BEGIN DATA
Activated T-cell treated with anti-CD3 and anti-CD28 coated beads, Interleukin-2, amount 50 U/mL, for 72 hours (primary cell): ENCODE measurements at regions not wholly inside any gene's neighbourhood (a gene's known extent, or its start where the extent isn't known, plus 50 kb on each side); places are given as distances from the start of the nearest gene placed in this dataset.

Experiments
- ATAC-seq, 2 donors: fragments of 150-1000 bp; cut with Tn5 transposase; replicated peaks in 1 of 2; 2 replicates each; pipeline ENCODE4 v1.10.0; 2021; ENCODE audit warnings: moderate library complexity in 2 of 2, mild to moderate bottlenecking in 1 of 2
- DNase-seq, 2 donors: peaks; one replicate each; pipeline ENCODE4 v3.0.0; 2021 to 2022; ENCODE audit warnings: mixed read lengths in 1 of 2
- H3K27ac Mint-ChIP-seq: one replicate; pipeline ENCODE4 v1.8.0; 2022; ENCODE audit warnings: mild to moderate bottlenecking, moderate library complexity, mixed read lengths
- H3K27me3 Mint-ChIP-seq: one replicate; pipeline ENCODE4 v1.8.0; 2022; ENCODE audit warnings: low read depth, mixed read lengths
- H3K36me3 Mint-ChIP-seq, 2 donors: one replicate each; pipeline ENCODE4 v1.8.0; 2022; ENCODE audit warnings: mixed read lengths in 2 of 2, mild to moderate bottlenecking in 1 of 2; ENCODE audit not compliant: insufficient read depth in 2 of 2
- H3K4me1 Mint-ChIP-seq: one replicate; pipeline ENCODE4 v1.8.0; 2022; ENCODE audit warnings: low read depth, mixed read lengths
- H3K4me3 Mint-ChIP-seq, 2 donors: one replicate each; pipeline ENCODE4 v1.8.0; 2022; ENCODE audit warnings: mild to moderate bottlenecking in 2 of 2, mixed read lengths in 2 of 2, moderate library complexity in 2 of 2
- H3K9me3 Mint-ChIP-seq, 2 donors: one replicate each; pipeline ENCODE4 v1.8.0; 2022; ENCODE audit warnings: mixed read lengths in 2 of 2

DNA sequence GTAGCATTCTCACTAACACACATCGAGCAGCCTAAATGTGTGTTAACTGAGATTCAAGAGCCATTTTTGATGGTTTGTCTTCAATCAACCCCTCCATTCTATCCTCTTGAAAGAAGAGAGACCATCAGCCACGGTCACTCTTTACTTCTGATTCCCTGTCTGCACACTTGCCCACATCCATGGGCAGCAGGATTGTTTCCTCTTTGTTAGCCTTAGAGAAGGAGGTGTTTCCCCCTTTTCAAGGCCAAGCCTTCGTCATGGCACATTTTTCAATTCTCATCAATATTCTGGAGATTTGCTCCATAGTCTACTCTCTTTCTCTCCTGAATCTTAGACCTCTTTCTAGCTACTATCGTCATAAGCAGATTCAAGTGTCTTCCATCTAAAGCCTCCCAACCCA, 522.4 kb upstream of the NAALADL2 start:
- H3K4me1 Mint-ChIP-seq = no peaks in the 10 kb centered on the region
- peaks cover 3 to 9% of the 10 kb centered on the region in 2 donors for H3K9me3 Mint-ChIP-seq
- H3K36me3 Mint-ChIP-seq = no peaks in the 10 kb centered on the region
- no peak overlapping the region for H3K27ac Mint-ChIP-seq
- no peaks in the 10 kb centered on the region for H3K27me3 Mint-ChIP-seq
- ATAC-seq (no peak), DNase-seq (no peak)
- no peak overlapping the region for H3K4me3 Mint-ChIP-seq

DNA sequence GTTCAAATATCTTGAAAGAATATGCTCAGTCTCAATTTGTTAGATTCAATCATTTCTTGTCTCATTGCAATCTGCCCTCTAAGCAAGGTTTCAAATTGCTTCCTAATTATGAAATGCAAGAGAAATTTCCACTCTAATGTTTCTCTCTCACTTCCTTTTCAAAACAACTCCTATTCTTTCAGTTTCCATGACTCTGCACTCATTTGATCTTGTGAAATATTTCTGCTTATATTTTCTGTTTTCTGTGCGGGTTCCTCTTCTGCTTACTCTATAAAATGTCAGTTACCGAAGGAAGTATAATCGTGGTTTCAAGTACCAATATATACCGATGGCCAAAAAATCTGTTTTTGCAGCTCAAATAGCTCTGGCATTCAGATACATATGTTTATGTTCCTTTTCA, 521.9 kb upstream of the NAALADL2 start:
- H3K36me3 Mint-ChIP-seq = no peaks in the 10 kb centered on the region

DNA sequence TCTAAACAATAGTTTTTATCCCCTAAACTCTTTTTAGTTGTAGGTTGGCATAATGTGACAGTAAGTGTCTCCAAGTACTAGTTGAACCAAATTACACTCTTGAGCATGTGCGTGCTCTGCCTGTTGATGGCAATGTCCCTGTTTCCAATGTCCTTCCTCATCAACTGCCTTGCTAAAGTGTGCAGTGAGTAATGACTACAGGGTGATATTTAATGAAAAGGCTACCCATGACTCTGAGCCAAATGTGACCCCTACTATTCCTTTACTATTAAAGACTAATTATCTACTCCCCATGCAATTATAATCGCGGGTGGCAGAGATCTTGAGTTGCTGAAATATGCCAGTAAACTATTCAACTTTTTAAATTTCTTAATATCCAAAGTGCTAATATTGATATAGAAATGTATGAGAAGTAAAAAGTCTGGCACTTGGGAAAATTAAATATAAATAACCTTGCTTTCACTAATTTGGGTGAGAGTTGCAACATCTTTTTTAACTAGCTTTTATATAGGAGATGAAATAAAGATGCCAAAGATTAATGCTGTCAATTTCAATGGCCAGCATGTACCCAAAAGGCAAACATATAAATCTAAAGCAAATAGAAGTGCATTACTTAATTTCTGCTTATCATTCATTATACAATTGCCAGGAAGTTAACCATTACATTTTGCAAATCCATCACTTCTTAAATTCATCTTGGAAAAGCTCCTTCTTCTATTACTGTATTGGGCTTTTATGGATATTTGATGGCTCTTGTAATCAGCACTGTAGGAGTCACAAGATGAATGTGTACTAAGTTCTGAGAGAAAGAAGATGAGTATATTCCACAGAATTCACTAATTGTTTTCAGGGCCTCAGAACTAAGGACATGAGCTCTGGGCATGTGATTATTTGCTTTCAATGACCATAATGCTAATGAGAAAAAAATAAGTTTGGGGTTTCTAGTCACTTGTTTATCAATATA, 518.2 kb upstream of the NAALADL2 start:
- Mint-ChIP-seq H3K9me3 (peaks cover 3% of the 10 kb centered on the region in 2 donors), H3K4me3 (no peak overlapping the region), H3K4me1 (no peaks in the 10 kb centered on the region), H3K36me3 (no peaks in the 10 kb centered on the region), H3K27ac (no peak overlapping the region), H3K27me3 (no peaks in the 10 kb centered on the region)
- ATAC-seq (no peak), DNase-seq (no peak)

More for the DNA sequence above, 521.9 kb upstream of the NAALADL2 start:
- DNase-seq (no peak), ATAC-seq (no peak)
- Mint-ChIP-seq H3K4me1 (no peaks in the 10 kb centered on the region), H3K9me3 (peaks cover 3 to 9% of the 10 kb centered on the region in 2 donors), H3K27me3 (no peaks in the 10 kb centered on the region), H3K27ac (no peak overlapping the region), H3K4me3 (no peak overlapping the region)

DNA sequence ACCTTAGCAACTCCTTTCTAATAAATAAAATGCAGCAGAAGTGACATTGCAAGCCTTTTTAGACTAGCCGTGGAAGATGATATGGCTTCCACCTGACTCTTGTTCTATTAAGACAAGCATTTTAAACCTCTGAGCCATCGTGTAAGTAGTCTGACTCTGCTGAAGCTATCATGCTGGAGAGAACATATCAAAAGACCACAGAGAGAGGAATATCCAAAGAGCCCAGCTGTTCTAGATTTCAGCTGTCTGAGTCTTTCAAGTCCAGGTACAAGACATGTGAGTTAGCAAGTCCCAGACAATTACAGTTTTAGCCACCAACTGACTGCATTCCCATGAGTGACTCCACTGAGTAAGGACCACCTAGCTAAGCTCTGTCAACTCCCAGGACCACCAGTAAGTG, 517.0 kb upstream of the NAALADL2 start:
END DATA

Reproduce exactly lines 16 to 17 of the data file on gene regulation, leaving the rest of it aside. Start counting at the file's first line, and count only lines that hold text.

- no peaks in the 10 kb centered on the region for H3K27me3 Mint-ChIP-seq
- ATAC-seq (no peak), DNase-seq (no peak)